Agreement to buy, sell and develop 22 units within a year
By Katherine Nettles
The plan to develop the remaining 22 affordable homes within the Prospect Homestead subdivision is taking shape, and in two separate ordinances last week the Mt. Crested Butte Town Council approved the process and moved into a contract with a developer to buy, sell and develop the property.
The deed-restricted units represent part of the housing units required by the annexation agreement for the Prospect subdivision, located northeast of Crested Butte Mountain Resort. The plan for a total of 37 deed-restricted units near the entrance makes up the Homestead workforce housing component of the project.
The first resolution council passed was to legally memorialize that once the 22 Homestead lots are sold to the potential developer, Lance Windle of Homestead Housing, LLC, the other development company named Prospect Development Company, Inc. will have met its obligation of developing the units according to the agreement. Windle will then take on the development and sale of the units, and Prospect will be uninvolved.
The council also approved the second resolution, in which the town agreed to go into contract with Windle. Windle and the town staff and attorney have been working to complete the contract proposal for units in the subdivision since the summer, as previously reported by the Crested Butte News.
With this contract, Homestead subdivision lots will be sold to Homestead Housing for development and construction of 22 for-sale deed-restricted units.
According to the proposal documents provided to the town, multiple safeguards have been built into the contract to protect the town, Prospect Development and the Homestead Housing. The current Homestead deed restriction has been updated to work with the new units, and purchase priority will still be given to the town employees and to Crested Butte Mountain Resort employees as workforce housing.
The town of Mt. Crested Butte will be taking the Homestead subdivision through a major planned unit development (PUD) alteration application process to accommodate the need for additional parking and snow storage in the subdivision. The new units will be duplexes, triplexes and four-plexes.
Mt. Crested Butte community development director Carlos Velado gave an overview of the process to the council and recalled the delays of recent years. “This developer has been vetted; since summer of 2016 the process has been under way. The delay was that Prospect Development wanted all the exhibits before they would sign off. [Windle] has been waiting patiently. The town agrees that if the sale goes through and Lance buys the property, then it finishes Homestead, which was the requirement for Prospect. This will fulfill the obligation for Prospect,” said Velado.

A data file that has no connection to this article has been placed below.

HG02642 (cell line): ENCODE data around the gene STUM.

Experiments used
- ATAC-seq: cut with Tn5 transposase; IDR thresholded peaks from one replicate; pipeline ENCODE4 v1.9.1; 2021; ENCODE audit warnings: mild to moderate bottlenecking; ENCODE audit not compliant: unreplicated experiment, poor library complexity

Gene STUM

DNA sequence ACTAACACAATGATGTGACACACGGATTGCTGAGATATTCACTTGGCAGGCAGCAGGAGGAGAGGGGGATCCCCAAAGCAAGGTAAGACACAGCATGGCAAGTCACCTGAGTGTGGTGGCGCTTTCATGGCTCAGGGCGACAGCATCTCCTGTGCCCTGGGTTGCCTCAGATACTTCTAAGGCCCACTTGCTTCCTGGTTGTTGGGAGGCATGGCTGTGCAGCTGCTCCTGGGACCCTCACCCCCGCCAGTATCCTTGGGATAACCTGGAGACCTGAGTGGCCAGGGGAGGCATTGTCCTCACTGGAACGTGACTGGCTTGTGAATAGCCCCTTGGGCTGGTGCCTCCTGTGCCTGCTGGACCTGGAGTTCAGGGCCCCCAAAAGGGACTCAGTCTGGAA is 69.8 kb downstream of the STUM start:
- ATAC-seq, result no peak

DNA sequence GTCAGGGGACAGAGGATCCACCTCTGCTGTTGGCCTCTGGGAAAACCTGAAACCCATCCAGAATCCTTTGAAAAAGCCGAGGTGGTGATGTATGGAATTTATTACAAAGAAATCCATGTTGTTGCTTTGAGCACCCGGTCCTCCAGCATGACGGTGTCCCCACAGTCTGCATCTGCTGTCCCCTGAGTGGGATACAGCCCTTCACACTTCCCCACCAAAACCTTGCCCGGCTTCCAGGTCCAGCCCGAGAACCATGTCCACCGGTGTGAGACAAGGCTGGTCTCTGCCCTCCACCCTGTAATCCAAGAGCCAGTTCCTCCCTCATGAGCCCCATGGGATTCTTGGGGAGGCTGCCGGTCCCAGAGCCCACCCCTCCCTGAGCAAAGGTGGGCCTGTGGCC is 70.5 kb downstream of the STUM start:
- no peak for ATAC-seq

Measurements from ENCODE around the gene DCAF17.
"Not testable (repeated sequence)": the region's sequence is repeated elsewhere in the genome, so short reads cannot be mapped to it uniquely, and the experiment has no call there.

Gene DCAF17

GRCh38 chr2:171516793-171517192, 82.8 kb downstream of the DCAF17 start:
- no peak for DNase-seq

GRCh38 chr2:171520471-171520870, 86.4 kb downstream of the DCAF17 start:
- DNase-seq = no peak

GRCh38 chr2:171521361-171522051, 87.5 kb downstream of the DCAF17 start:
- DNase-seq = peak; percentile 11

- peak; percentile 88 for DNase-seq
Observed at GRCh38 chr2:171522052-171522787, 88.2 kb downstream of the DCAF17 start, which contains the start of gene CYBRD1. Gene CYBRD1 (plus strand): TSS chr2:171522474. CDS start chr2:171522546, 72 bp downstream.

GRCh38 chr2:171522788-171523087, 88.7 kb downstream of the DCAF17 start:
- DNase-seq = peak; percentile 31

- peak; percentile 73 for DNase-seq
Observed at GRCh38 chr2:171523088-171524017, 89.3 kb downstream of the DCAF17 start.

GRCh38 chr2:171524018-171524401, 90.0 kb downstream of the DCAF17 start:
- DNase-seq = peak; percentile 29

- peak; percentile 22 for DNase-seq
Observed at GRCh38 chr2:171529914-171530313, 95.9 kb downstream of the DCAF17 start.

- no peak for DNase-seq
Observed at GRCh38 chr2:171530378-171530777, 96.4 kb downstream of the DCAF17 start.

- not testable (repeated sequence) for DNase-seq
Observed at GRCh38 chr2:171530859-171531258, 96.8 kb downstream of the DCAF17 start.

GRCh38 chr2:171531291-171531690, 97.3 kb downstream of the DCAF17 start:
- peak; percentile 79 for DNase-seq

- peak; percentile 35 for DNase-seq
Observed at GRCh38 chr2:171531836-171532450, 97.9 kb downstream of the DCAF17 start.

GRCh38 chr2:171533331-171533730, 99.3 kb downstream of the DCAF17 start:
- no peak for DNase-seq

Velado said there are still a few design considerations, such as needing to double-check square footage, and one provision in the amended deed restriction means the Prospect Homeowners Association would have to approve it.
Among the excitement at moving the contract forward, the council discussed what avenue it would take with the application process for the units.
Town attorney Kathleen Fogo explained that anyone interested in a unit can fill out an application, and if there is a large number of applicants who have gone through the process and been deemed qualified, it can then go to the lottery stage. Currently, two affordable housing lotteries are scheduled to be conducted by the Gunnison Valley Regional Housing Authority in February and June for other projects in the county. The council considered that if timing works out they could add the Homestead project to that same lottery pool on schedule.
“We have a working list of people who have come to us and expressed interest, but this is the first time we have been able to go forward,” said mayor Todd Barnes.
Council member Nicholas Kempin, who had called in for the meeting, suggested an annual number of hours of employment within the county be required for applicants due to the seasonal nature of the economic opportunities available.
The council discussed the concept at length and requested input from Jennifer Kermode of the Gunnison Valley Regional Housing Authority (GVRHA) in the audience. Kermode suggested keeping it a minimum of 32 hours per week on an annual basis, over the span of 52 weeks. Kermode also responded to councilmember concerns of the areas in which the GVRHA works with applicants to ensure a fair and unencumbered process occurs throughout the application and financing aspects of affordable housing.
The council decided to require applicants work an annual average of 30 hours per week in the county, at between 80 and 100 percent of area median income (AMI), per family, in Category I of eligibility, or up to 200 percent of AMI for Category II.
Next comes the beginning of the PUD modification process where the developer can get his financing, then two public hearings and a design review process.
The PUD has included some preliminary work on the design, “but this will really allow him to dive into it,” said Velado.
Windle was unable to attend the meeting due to other engagements, but Velado said his predicted finish date remains at around Thanksgiving 2019, given a spring start, as he has stated in previous meetings.